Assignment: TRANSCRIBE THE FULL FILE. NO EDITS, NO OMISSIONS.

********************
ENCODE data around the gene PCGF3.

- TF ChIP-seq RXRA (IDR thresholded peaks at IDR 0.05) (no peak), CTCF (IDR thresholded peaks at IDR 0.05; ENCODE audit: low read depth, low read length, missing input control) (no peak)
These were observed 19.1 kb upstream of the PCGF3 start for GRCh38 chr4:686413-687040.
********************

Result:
ENCODE data around the gene PCGF3.

- TF ChIP-seq RXRA (IDR thresholded peaks at IDR 0.05) (no peak), CTCF (IDR thresholded peaks at IDR 0.05; ENCODE audit: low read depth, low read length, missing input control) (no peak)
These were observed 19.1 kb upstream of the PCGF3 start for GRCh38 chr4:686413-687040.